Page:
An international team of leading space technology developers is preparing to deliver an end-to-end demonstration of the next generation of high-speed data chain technologies to future-proof satellites used for Earth observation and telecommunications.
With backing from the Horizon 2020 research and innovation framework programme, Hi-SIDE – a group of world-leading experts in satellite technology including individuals from Airbus – have been collaborating to develop a suite of integrated technologies for the high-speed management, processing, and transfer of large quantities of satellite data, such as the data collected by Earth Observation satellites.
Data chain performance
To date, the project has delivered substantial advances in the performance of individual components of the data chain.
These include the development of:
• a high-performance, high-reliability and high-availability network to interconnect the data chain elements;
• a modular data compression system capable of processing the very high instrument data rates foreseen for future Earth Observation missions;
• a high performance very versatile payload processing unit that can be programmed on the fly;
• a high-rate RF downlink transmitter for high-speed-data transmission from Earth Observation or data relay satellites to the ground;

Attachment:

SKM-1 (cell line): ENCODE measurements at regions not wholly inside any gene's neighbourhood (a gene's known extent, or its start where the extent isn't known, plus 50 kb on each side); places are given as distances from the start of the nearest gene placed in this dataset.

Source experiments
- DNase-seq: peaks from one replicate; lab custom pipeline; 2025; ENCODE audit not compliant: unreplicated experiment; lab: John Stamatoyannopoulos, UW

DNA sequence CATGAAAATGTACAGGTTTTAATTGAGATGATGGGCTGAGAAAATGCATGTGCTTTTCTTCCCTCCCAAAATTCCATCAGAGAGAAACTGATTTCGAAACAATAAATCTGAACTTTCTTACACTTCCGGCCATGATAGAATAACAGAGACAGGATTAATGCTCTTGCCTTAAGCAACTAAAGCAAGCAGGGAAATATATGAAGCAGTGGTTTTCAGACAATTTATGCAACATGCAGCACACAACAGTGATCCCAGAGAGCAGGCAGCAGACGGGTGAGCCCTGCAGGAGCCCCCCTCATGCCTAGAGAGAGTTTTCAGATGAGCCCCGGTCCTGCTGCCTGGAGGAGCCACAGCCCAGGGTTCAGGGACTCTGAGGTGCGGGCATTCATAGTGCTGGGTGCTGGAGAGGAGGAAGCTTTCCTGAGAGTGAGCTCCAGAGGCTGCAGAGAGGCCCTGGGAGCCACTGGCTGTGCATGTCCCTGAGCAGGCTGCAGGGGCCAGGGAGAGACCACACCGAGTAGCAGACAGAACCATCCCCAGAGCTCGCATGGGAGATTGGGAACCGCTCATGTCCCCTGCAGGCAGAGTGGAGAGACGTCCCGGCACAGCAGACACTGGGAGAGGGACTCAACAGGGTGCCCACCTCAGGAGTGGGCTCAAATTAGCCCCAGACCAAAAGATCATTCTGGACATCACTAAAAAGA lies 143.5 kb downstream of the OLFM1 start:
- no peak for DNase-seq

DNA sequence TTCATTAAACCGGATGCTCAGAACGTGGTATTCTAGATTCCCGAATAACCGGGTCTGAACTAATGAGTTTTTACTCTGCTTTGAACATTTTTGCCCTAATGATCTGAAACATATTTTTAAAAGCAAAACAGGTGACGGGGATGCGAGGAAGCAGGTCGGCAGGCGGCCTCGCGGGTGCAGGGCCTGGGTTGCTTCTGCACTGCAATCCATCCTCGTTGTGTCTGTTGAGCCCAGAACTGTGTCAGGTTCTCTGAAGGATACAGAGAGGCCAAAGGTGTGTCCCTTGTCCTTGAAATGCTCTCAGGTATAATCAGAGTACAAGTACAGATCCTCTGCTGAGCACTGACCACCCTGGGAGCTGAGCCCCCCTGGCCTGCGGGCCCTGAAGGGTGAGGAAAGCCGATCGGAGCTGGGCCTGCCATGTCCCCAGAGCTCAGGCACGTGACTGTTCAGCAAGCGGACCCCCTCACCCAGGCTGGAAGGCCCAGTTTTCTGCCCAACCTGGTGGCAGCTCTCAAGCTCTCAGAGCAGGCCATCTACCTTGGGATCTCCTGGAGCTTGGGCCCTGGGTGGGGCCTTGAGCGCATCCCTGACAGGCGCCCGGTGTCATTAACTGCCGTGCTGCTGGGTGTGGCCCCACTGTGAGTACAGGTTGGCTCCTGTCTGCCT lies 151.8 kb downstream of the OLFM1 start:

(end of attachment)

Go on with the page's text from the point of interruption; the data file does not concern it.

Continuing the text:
• an optical terminal that supports high-speed data transfer and downlink;
• and a file protection scheme to safeguard satellite data against long error-bursts/outages in optical satellite downlinks.
100 Gbit/s data-rate
While these individual advances represent significant improvements over current satellite payload technologies, Hi-SIDE’s main achievement will be the demonstration of the complete data chain architecture, which is designed to handle an aggregate instrument data-rate of at least 50 Gbit/s in the near term and greater than 100 Gbit/s in the future.
The team is currently completing the verification of the individual data chain elements, and on 16 June they will integrate and demonstrate the end to end performance of the data chain, from instrument to ground-station.